This week the world celebrates reggae legend Bob Marley’s birthday, he would have been 74 this year had he lived on.
In celebrating his life, fans cleaned the streets whereas some radio stations dedicated the whole of Wednesday playing his music from his rich catalogue
With a legendary and ever-lengthening list of accomplishments attributable to both his life and music, Bob Marley advocated for social change while simultaneously allowing listeners to forget their troubles and dance.
The pan-African consciousness, progressive political ideologies and deep spiritual convictions heard in Bob Marley’s music were derived from his firmly rooted commitment to Rastafarian beliefs and its attendant lifestyle.
“The combination of his own inquisitiveness and the profound depth and influence of the Rastafari movement transformed Bob Marley into an artist who reshaped reggae music and the course of world history,” says Carlyle McKetty, from Coalition to Preserve Reggae Music.
“The intricate relationship between reggae and Rasta is seminal to understanding and preserving the reggae form and Bob Marley’s keen understanding and internalization of the tenets of the Rastafari movement have yet to be adequately explored.”
Since his death on May 11, 1981, Bob Marley’s legend looms larger than ever, as evidenced by an ever-lengthening list of accomplishments attributable to his music, which identified oppressors and agitated for social change while simultaneously allowing listeners to forget their troubles and dance.
Bob Marley was posthumously inducted into the Rock and Roll Hall of Fame in 1994; in December 1999, his 1977 album “Exodus” was named Album of the Century by Time Magazine and his song “One Love” was designated Song of the Millennium by the BBC.
Since its release in 1984, Marley’s “Legend” compilation has annually sold over 250,000 copies according to Nielsen Sound Scan, and it is only the 17th album to exceed sales of 10 million copies since SoundScan began its tabulations in 1991.
Bob Marley’s music was never recognized with a Grammy nomination but in 2001 he was bestowed The Grammy Lifetime Achievement Award, an honor given by the Recording Academy to “performers who during their lifetimes, have made creative contributions of outstanding artistic significance to the field of recording.”
That same year, a feature length documentary about Bob Marley’s life, Rebel Music, directed by Jeremy Marre, was nominated for a Grammy for Best Long Form Music Video documentary.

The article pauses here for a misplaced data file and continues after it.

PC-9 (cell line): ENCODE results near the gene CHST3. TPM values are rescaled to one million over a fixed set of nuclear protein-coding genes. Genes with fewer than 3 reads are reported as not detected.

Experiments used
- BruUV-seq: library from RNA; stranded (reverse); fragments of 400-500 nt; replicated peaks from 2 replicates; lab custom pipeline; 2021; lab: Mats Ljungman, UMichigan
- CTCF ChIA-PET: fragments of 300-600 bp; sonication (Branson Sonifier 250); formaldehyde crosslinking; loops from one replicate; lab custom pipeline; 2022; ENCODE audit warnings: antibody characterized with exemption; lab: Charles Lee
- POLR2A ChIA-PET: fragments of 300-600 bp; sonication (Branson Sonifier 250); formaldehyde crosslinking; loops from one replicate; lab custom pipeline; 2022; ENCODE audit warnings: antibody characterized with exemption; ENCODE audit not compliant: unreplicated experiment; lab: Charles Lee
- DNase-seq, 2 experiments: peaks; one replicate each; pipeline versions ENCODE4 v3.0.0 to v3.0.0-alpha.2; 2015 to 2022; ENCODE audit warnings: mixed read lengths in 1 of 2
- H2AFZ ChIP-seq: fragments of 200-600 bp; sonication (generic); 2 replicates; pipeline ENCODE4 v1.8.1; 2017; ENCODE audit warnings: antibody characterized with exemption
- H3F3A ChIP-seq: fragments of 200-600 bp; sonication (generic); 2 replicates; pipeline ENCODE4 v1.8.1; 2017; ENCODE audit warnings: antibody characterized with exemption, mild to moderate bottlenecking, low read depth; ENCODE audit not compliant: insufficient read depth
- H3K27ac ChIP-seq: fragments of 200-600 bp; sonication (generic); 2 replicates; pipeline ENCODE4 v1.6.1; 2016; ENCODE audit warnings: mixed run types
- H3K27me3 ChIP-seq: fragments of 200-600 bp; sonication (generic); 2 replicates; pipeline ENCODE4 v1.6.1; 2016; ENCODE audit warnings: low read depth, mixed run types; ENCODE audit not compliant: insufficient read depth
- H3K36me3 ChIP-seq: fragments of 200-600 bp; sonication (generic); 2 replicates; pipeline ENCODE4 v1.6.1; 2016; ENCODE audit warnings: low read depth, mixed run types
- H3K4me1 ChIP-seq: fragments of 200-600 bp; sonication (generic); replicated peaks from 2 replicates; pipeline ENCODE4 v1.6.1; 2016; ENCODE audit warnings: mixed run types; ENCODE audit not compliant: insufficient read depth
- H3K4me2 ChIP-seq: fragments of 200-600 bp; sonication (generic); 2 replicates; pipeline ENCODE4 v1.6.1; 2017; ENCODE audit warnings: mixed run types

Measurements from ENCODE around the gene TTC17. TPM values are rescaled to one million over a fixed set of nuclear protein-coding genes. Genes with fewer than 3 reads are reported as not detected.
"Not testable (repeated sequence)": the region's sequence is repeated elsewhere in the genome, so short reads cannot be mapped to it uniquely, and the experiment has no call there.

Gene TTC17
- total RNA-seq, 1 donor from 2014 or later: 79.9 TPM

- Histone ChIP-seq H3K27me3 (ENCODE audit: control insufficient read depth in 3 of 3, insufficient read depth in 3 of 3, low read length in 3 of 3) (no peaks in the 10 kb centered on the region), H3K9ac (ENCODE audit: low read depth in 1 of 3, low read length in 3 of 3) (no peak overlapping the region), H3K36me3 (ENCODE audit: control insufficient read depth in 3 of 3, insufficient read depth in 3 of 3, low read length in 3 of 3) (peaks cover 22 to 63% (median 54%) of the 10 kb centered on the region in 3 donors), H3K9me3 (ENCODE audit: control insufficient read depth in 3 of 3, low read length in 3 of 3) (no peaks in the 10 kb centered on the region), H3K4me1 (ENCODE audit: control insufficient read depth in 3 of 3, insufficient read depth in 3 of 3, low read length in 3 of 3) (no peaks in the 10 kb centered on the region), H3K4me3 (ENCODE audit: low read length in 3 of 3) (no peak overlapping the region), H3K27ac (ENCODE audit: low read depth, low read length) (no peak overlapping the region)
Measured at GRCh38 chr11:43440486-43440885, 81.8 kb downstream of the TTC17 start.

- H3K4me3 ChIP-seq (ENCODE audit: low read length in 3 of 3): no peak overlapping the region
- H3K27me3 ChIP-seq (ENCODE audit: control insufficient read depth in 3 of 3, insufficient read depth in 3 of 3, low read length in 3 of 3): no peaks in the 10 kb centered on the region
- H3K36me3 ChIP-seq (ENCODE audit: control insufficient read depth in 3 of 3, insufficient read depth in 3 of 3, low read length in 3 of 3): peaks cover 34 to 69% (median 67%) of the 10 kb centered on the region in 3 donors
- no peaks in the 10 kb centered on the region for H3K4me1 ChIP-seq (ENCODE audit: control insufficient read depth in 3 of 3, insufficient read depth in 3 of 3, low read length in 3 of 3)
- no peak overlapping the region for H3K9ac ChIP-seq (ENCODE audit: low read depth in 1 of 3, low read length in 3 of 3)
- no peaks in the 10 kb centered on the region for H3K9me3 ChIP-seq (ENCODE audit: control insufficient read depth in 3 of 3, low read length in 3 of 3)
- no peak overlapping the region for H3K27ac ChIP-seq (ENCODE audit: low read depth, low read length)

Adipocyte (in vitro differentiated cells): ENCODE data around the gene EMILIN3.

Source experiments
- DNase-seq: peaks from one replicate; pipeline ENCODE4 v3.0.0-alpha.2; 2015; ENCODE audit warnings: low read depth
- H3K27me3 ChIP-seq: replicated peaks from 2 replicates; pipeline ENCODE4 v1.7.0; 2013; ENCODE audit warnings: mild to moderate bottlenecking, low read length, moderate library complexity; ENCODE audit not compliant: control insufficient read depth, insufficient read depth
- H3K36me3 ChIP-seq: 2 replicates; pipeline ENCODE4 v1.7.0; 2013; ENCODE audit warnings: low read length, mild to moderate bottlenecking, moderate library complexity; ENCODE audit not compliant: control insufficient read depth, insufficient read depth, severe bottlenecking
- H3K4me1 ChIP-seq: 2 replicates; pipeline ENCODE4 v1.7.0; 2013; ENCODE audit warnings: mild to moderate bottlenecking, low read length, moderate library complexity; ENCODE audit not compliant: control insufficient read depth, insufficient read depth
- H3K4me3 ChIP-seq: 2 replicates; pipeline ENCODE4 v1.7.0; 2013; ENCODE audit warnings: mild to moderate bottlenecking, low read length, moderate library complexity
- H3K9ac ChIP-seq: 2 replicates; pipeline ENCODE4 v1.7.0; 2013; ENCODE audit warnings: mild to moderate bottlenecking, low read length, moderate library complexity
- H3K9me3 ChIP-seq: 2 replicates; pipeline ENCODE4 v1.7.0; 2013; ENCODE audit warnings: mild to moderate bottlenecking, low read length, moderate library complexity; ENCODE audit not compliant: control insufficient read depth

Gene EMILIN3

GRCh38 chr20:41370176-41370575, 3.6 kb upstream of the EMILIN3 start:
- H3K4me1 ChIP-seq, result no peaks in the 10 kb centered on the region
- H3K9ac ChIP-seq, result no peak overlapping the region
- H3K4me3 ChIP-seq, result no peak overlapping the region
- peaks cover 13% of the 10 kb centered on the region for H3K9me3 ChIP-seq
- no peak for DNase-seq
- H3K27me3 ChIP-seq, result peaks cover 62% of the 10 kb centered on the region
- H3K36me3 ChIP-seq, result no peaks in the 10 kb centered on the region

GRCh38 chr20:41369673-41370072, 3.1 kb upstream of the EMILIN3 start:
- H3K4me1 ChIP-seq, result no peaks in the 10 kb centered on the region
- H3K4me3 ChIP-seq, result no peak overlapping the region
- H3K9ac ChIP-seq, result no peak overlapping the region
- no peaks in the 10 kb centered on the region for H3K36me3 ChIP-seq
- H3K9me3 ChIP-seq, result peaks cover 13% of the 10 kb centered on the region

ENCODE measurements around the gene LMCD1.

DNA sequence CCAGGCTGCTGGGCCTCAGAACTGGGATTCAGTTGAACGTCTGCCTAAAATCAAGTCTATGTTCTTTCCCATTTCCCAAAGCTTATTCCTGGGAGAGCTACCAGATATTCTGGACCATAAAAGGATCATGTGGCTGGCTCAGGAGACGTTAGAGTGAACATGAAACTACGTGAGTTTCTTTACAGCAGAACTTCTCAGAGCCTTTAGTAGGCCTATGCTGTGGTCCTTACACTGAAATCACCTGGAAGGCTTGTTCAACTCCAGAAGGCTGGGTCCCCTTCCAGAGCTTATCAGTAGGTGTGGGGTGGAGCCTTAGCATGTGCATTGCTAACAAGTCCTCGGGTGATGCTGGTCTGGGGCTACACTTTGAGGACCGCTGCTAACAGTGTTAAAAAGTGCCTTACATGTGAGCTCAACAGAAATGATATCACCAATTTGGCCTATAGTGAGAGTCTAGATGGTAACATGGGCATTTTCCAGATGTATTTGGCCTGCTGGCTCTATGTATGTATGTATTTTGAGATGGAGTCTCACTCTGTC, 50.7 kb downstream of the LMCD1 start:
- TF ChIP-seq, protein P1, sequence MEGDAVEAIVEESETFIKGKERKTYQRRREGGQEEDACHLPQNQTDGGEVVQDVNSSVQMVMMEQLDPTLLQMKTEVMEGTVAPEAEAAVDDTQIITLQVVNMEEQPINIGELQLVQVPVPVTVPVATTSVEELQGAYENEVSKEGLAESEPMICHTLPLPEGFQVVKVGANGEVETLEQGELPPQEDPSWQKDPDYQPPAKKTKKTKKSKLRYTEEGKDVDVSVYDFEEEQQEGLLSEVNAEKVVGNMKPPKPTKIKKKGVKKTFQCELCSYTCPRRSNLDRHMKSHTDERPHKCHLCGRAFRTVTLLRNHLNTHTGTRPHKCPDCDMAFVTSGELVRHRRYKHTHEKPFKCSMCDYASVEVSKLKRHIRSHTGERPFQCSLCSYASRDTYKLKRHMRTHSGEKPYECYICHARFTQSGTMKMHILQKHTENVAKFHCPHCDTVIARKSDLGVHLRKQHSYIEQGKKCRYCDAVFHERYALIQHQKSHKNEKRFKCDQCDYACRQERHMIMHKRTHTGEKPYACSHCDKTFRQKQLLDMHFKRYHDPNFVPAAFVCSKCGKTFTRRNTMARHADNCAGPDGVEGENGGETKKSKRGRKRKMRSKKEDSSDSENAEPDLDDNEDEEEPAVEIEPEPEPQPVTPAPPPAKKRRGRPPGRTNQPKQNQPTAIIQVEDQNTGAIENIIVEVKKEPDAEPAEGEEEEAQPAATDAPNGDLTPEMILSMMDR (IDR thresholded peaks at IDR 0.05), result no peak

In 2001 Bob Marley was accorded the 2171st star on the Hollywood Walk of Fame by the Hollywood Historic Trust and the Hollywood Chamber of Commerce, in Hollywood, California. As a recipient of this distinction, Bob Marley joined musical legends including Carlos Santana, Stevie Wonder and The Temptations.
In 2006 an eight block stretch of Brooklyn’s bustling Church Avenue, which runs through the heart of that city’s Caribbean community, was renamed Bob Marley Boulevard, the result of a campaign initiated by New York City councilwoman Yvette D. Clarke.
Popular TV show Late Night with Jimmy Fallon commemorated the 30th anniversary of Bob Marley’s passing with an entire week devoted to his music, as performed by Bob’s eldest son Ziggy, Jennifer Hudson, Lauryn Hill, Lenny Kravitz and the show’s house band The Roots.
These triumphs are all the more remarkable considering Bob Marley’s humble beginnings and numerous challenges he overcame attempting to gain a foothold in Jamaica’s chaotic music industry while skillfully navigating the politically partisan violence that abounded in Kingston throughout the 1970s.
One of the 20th century’s most charismatic and challenging performers, Bob Marley’s renown now transcends the role of reggae luminary: he is regarded as a cultural icon who implored his people to know their history “coming from the root of King David, through the line of Solomon,” as he sang on “Blackman Redemption”; Bob urged his listeners to check out the “Real Situation” and to rebel against the vampiric “Babylon System”.
“Bob had a rebel type of approach, but his rebelliousness had a clearly defined purpose to it,” acknowledges Chris Blackwell, the founder of Island Records, who played a pivotal role in the Bob Marley biography by introducing Marley and the Wailers to an international audience.
“It wasn’t just mindless rebelliousness, he was rebelling against the circumstances in which he and so many people found themselves.”
And his legacy lives on and on.
This article was prepared with the help of agencies